Separate Murphy Entities Allow Tight Focus for Both

by Luke Jones  on Monday, Sep. 23, 2013 12:00 am  

It’s been a pivotal year for El Dorado’s Murphy Oil Corp. The company — which in 2012 had revenue of $28.6 billion and income of $970 million — after many months of planning and pressure from investors, finally spun off its retail arm into a separate, publicly traded company.

Here’s a rundown of what happened on Aug. 30 when the spinoff, Murphy Oil USA Inc., was created:

  • The new company was listed on the New York Stock Exchange under the symbol MUSA.
  • Shareholders in Murphy Oil as of Aug. 21 received one Murphy USA share for every four Murphy Oil shares they owned.
  • Murphy Oil CEO Steven Cossé retired and was replaced by Roger Jenkins, whose succession was announced previously.

The company was tossing around the possibility of a spinoff since at least January 2012, when former CEO David Wood said he was discussing it with the company's board.

Before the spinoff, Murphy USA was generating about half of Murphy Oil’s revenue.

So how have the two companies fared since?

Pretty well, according to Fadel Gheit, a managing director and senior analyst at Oppenheimer & Co. Inc. in New York.

Gheit said he’s recommending stock in both Murphy companies. The spinoff, he said, has so far created the promised shareholder value.

“So investors’ long wait was worth it,” he said. “It’s a unique business model. The fact that they are in Walmart parking lots is a very unique feature and gives them a competitive advantage.”

That’s high praise from Gheit. Last year he told Arkansas Business that Murphy’s exploration sector wasn’t showing promise — something Jenkins has recently admitted — and that its refinery business was costing too much.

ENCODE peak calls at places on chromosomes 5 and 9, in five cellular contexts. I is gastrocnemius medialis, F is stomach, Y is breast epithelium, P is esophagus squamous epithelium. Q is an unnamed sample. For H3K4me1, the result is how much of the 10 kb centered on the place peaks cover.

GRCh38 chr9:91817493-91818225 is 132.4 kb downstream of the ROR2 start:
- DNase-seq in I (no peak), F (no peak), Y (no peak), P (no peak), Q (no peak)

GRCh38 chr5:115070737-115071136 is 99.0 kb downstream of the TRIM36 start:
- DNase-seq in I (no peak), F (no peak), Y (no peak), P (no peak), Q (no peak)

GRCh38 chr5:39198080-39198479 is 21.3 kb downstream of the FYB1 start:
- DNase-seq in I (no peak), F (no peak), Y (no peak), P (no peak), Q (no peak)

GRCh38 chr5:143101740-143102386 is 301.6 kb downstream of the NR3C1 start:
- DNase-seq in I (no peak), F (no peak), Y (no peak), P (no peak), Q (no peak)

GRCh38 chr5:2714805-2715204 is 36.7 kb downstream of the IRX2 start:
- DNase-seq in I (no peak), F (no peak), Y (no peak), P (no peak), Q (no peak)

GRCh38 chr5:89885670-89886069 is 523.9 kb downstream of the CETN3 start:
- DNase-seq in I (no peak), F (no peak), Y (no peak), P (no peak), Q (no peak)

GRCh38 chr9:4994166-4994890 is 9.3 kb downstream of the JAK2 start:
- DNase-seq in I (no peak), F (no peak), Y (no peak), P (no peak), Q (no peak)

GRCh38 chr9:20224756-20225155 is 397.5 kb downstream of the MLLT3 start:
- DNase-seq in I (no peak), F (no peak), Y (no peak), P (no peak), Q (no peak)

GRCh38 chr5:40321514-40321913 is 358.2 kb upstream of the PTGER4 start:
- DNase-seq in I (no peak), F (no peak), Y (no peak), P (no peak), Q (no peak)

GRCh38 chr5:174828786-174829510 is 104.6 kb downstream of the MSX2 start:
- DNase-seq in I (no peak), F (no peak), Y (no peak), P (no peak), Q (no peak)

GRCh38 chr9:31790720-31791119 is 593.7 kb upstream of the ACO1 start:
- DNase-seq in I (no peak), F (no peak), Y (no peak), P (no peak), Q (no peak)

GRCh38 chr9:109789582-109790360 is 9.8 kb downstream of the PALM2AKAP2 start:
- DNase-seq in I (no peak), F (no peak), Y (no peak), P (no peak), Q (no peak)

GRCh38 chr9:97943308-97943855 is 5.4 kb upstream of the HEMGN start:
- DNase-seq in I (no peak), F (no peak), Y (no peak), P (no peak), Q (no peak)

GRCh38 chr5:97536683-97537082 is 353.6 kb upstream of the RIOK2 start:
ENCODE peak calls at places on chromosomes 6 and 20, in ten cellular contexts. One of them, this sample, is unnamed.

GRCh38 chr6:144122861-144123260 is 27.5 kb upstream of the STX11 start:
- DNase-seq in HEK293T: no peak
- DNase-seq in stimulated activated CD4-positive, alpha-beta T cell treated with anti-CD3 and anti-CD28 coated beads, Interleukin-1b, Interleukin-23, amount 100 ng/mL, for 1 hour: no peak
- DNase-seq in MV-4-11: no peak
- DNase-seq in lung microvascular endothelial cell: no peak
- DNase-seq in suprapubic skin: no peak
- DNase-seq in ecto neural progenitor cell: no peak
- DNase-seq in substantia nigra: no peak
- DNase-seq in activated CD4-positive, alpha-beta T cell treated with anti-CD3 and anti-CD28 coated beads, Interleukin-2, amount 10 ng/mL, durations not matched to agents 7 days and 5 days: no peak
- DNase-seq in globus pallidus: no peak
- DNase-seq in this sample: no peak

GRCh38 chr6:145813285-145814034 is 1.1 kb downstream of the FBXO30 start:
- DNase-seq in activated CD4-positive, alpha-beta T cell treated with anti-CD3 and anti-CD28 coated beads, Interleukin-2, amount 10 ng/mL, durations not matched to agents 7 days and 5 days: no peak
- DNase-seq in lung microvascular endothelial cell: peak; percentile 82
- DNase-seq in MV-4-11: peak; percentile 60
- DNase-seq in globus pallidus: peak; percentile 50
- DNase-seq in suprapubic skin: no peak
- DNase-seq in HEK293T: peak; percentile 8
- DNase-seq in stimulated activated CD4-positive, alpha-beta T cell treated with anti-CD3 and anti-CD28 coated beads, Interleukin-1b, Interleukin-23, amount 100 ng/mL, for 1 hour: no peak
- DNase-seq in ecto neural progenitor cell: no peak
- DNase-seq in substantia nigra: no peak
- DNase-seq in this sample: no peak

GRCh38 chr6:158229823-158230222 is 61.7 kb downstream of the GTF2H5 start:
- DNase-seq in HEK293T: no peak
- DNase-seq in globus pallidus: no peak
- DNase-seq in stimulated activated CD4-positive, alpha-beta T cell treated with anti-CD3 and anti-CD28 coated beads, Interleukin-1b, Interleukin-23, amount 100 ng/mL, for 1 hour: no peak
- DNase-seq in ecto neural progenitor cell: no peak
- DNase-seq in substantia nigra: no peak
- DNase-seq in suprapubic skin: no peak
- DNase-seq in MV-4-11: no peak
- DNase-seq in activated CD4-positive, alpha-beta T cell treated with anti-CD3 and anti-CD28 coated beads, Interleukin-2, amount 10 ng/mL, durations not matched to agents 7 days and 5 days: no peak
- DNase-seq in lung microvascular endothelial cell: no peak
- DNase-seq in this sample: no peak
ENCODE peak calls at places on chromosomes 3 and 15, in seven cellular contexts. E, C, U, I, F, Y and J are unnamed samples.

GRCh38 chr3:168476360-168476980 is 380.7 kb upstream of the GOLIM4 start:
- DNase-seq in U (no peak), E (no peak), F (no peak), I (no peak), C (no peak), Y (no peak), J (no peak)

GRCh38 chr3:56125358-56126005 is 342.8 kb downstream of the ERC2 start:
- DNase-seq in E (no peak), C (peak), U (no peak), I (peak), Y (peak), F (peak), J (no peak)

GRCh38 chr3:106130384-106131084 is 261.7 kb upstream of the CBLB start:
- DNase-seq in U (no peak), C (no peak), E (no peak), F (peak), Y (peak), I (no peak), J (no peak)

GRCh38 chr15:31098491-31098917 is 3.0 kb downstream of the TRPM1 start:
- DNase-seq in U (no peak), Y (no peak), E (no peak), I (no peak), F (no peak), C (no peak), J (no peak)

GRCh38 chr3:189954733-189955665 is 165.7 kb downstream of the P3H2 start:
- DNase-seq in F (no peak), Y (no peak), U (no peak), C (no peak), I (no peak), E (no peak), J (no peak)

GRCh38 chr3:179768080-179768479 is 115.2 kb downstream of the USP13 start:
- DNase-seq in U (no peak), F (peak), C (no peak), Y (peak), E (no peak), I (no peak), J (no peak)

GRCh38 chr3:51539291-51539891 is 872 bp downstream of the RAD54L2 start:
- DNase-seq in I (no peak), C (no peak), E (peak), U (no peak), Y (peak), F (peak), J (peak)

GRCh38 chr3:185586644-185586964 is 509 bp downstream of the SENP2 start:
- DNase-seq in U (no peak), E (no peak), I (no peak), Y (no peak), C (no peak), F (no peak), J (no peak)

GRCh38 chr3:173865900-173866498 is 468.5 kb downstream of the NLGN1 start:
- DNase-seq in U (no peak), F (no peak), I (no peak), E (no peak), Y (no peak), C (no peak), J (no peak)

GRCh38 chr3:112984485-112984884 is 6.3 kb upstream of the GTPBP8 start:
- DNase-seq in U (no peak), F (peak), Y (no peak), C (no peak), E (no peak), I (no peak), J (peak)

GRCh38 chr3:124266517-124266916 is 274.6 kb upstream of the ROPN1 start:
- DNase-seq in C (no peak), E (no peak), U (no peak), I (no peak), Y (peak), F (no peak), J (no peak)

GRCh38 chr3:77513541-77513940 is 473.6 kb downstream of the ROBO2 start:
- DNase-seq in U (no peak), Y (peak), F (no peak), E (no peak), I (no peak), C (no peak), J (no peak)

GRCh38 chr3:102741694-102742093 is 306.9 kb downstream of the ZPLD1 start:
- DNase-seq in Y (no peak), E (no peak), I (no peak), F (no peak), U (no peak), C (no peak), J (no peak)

Now, he’s saying the spinoff should strengthen both companies.

“I think both will be more successful because they are more focused,” he said. “They will basically do what is best for the individual company.”

One strength, he noted, is that Murphy USA won’t have to worry about refining. Some other fuel industry spinoffs, such as Marathon Petroleum Co., wrapped the refining segment into the retail business. Murphy Oil held onto its refineries in the spinoff, but it has been attempting to exit that business for at least two years.

Murphy USA, then, won’t have to worry about that issue and can instead focus entirely on sales and marketing.

Not all analysts are as positive as Gheit. Zacks Investment Research rates Murphy Oil stock as “hold,” lauding the spinoff but warning investors about the volatility of prices on fuel products.


Murphy USA, Gheit said, will be able to grow much faster than it could as part of Murphy Oil, but the retail network was growing anyway.

A spokeswoman for Murphy USA said the company has 1,179 retail stores across the country as of June 30. That’s 25 more than in December, when the company announced a plan to add 200 more stations at Wal-Mart stores.

The company broke ground for a new “flagship” store in El Dorado on Sept. 9.

Also, in May, Clyde told shareholders that the company was working on adding 40 new Murphy Express locations, which are stand-alone fueling stations not connected to Wal-Mart stores.

The spokeswoman declined to comment on the progress of both of these expansion plans.

Murphy Oil’s stock value has crept up through the summer. It had a low of $45.57 in April and is trading above $62 last week.

Murphy USA stocks closed at $37.51 at the end of the first day of trading after Labor Day. The stock initially fell to a low of $36.12, but has since climbed above $40.



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